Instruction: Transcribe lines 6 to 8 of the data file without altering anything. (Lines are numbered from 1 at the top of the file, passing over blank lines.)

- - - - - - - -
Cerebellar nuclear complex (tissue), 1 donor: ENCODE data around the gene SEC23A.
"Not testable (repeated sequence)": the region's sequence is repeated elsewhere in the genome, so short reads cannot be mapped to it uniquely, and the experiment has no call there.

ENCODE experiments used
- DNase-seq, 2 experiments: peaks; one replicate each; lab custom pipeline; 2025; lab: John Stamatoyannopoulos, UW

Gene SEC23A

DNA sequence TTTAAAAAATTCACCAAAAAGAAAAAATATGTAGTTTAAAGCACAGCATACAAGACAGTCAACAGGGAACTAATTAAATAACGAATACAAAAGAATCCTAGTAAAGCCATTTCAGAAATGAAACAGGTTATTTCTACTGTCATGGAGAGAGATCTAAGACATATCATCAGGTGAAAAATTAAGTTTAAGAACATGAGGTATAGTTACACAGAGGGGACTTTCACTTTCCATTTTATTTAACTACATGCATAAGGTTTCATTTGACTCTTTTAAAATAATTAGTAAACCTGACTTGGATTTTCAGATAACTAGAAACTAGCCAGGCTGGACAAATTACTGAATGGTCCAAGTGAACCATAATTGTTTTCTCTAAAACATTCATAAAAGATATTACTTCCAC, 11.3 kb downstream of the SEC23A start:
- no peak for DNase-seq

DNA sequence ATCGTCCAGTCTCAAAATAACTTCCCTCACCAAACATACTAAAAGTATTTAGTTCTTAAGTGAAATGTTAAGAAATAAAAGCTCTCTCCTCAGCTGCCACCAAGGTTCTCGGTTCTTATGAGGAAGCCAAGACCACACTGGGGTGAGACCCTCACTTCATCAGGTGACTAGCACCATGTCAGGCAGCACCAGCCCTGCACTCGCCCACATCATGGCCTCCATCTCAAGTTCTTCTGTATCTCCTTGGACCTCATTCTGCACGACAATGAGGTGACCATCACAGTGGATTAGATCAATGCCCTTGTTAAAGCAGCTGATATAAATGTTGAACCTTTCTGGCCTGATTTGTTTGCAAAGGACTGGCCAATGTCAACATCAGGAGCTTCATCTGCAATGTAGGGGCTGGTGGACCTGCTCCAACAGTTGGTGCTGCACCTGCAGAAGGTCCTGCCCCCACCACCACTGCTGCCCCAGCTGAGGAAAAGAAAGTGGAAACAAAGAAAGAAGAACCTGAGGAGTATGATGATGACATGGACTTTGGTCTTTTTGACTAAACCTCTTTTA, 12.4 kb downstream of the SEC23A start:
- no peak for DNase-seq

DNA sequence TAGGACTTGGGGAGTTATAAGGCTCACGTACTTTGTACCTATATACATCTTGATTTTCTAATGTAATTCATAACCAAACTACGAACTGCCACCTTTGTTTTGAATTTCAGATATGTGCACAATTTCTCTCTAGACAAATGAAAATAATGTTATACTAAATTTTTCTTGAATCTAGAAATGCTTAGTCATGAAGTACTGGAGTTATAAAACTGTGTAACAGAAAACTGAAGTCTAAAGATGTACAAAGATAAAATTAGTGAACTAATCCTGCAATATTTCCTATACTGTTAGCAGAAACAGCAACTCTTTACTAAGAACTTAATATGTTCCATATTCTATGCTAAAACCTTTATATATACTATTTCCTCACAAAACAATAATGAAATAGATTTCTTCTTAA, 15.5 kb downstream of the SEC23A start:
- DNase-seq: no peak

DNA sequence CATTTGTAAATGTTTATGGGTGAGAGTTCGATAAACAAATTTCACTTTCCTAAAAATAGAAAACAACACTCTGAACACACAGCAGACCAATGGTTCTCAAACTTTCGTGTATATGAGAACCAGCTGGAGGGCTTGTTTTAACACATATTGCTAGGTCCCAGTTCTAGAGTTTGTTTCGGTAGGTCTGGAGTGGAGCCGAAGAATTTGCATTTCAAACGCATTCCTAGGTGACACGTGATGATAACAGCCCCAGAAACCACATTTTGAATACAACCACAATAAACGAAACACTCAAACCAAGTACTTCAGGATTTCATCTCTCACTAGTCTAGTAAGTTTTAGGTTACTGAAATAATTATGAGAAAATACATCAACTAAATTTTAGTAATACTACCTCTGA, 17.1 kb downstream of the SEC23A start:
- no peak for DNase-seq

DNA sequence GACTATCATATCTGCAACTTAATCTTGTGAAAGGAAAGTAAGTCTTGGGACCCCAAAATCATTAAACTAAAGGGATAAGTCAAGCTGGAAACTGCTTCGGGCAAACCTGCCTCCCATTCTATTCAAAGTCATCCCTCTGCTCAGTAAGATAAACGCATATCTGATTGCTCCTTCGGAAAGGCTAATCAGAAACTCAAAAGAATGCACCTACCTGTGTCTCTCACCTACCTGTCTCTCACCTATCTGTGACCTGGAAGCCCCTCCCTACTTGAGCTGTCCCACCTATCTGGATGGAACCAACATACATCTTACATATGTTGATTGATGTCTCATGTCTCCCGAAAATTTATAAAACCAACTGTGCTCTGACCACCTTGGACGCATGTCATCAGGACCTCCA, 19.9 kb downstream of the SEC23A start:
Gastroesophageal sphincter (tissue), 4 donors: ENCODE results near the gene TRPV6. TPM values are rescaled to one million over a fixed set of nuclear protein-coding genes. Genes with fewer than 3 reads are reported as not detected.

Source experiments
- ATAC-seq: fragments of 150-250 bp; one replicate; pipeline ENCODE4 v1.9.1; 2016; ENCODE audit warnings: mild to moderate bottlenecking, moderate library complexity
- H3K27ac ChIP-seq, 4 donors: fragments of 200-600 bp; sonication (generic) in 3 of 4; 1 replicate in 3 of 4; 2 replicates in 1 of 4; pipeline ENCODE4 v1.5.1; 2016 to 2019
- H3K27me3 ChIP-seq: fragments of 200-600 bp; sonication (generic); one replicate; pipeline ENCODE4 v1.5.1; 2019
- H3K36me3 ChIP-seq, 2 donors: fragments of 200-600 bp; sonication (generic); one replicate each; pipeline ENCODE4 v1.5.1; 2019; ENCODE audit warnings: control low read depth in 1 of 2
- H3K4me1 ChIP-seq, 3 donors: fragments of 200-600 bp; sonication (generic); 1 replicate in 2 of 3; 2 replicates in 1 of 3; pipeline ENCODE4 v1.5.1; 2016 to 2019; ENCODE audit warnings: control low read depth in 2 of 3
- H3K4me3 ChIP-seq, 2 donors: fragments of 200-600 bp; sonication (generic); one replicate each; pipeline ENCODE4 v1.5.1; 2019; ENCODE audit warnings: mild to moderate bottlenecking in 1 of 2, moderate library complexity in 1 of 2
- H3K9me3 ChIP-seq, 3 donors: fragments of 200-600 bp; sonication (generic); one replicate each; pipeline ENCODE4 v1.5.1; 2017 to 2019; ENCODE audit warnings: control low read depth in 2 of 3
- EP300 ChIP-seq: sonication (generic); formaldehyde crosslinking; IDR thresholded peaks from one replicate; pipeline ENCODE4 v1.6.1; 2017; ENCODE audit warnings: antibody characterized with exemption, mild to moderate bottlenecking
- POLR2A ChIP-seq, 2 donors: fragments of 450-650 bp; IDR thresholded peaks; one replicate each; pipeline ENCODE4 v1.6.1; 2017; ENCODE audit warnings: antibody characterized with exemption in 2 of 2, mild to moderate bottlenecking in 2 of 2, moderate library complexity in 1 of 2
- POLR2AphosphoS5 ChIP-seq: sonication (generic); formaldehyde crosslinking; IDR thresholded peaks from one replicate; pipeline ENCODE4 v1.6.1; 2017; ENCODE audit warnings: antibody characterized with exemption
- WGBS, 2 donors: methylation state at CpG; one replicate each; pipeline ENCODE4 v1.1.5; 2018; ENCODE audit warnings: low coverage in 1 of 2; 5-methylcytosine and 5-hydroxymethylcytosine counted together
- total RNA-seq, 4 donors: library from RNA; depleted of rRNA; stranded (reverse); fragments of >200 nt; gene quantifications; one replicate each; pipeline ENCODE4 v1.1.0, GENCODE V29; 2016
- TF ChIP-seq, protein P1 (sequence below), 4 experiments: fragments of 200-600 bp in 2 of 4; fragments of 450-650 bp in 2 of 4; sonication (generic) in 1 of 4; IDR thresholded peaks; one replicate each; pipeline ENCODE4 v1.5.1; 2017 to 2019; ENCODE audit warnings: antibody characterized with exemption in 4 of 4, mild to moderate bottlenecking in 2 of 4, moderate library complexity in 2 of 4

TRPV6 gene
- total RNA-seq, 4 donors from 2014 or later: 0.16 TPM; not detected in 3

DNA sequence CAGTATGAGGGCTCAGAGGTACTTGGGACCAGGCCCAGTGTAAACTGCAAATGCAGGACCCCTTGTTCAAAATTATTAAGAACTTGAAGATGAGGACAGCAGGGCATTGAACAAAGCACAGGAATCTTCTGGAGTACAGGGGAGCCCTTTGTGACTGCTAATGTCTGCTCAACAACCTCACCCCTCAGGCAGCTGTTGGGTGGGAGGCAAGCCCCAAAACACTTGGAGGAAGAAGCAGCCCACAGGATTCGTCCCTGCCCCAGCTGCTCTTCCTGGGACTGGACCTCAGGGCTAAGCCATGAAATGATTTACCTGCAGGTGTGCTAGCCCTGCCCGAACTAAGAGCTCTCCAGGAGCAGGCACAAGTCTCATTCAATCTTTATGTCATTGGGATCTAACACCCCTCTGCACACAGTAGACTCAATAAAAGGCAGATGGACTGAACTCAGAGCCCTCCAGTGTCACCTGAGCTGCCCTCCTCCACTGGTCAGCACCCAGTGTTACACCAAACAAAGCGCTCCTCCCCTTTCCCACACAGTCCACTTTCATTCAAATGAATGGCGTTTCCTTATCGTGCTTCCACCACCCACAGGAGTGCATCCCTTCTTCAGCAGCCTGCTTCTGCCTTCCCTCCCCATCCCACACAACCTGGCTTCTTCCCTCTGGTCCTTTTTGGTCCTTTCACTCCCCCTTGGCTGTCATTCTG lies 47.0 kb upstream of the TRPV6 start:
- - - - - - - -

DNA sequence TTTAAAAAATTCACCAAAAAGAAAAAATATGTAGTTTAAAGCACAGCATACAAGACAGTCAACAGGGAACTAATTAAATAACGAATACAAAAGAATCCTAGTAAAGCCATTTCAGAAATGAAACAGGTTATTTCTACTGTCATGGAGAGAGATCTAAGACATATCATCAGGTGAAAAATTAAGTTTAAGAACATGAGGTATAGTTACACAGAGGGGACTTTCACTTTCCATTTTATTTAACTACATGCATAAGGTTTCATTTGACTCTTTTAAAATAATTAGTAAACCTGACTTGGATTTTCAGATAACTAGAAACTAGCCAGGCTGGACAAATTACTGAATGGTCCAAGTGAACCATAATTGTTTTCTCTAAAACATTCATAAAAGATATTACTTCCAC, 11.3 kb downstream of the SEC23A start:
- no peak for DNase-seq

DNA sequence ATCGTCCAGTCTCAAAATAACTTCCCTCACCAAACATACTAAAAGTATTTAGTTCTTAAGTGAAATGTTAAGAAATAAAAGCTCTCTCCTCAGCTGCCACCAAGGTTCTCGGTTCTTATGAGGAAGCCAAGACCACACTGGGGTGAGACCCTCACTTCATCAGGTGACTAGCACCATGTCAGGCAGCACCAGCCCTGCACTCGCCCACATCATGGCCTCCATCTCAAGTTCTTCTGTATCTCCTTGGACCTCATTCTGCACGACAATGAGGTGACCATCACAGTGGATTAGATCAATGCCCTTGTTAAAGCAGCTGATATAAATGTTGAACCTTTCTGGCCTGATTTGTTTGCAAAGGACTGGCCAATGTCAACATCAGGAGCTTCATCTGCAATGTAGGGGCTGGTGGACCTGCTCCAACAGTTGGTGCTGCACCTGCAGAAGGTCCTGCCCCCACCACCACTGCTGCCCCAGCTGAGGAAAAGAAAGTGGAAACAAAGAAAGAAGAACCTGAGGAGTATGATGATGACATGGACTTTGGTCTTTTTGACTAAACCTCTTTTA, 12.4 kb downstream of the SEC23A start: